Cutting the cord has been liberating. It’s cheaper and (for the way I like to watch television) better. Yeah, I’ll be lumped in with those Silver Lake hipsters that love to brag about how they cut the cord years ago, but it only made sense for me now. Game of Thrones has been my favorite TV show for the last four years and there’s a bunch of other HBO content that I love (despite the presence of the wretched Olivia Munn). HBO Now gives me all of that. With baseball kicking off and the NBA playoffs starting, this is my favorite time of the year for sports. Sling TV has me covered. Watching TV solely through streaming services is less expensive and kind of cool in that “Hey, look at me! I’m a futurist!” way. For my television habits, Netflix and Amazon Prime were a great start, but HBO Now and Sling TV sealed the deal.
I know that RPadholic Smartguy has cut the cord. Care to give an update on how your experience is going? For you other guys and dolls, what would it take for you to cancel your traditional cable service and go full streaming? Leave a comment and let me know (please)!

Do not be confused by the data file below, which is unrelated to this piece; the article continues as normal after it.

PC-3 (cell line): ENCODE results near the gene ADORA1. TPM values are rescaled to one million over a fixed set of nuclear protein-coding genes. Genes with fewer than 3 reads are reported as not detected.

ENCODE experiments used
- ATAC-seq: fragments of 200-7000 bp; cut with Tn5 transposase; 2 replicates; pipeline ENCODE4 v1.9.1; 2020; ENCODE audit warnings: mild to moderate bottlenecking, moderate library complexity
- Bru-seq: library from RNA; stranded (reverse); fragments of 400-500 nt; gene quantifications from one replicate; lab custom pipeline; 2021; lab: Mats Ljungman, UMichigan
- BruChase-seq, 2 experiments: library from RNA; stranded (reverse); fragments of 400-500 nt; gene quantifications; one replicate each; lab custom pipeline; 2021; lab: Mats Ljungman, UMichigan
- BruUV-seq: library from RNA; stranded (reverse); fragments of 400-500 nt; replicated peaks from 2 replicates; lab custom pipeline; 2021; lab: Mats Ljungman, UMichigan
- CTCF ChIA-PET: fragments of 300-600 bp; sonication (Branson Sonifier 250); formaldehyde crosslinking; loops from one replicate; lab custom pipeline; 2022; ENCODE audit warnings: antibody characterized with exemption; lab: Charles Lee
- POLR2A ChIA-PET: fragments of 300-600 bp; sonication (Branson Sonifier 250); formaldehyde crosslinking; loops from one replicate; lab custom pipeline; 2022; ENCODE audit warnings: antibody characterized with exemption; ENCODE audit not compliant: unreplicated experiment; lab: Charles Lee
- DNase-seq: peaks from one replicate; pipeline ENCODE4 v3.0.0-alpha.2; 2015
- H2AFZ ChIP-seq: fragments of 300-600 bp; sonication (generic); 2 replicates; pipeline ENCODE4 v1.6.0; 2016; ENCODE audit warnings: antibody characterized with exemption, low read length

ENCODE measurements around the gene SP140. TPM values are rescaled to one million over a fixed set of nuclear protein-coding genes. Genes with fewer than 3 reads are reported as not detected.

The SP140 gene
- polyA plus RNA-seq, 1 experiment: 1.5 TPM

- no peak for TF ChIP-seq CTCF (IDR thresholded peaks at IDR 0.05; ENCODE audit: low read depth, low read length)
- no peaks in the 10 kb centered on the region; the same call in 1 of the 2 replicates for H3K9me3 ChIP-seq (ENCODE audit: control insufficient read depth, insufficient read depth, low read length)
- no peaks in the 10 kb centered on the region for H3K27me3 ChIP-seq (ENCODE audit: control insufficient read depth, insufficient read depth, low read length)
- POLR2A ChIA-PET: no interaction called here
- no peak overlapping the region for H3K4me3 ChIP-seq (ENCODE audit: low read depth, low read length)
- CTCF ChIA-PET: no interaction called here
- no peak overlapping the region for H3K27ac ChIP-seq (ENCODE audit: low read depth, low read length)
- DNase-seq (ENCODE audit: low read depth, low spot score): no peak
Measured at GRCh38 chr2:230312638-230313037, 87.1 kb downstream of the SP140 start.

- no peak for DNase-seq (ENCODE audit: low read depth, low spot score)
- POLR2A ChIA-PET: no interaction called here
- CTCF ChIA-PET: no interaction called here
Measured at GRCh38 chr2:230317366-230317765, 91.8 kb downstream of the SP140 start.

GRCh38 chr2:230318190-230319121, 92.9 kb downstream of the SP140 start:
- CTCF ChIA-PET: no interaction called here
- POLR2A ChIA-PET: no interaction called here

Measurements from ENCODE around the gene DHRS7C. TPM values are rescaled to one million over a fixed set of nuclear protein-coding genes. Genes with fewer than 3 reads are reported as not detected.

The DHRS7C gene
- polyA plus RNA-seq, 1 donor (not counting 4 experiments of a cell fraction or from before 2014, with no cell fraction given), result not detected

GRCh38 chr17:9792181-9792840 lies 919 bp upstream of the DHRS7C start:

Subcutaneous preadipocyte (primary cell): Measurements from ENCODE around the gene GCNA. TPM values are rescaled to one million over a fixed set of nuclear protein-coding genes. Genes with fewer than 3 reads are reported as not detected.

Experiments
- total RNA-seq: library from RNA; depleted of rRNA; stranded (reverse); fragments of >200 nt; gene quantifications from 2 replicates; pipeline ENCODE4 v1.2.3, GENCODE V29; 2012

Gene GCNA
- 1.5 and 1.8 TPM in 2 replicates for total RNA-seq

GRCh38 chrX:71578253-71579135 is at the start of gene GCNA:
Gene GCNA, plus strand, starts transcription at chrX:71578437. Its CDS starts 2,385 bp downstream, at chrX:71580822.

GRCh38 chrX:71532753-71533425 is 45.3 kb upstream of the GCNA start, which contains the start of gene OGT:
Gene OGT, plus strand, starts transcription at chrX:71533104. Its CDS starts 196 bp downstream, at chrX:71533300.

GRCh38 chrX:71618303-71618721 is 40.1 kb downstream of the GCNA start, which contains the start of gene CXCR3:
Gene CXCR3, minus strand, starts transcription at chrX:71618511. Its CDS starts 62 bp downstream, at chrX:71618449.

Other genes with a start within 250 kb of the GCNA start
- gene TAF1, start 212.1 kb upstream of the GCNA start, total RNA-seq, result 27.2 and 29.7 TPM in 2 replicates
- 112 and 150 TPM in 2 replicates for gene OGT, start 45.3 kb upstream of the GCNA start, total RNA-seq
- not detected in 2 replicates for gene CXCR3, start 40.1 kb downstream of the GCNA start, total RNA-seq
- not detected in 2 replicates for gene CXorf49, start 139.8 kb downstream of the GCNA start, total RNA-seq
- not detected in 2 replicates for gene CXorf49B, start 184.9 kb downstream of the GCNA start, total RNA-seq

The surprise was on a couple of levels. While I’m a fan of the recent Guardians of the Galaxy comics (Dan Abnett and Andy Lanning, Brian Michael Bendis), I didn’t think these characters were mainstream enough for a mass hit. Despite the monosyllabic talking tree and the haughty talking raccoon, that’s exactly what happened. Guardians slaughtered the box office and was generally well reviewed by mainstream media outlets.
The other surprise was Dave Bautista. As a longtime pro-wrestling fan that prefers skilled technicians over musclebound oafs, I’ve loathed Bautista for more than a decade. He sucked in the ring and on the mic for the WWE. I was certain that he’d suck in Guardians of the Galaxy. His performance was…shocking. Obviously Big Dave was made for action scenes, but I was astounded by his comedic timing. He delivered some great lines in the movie and I’m still astounded that his acting was entertaining.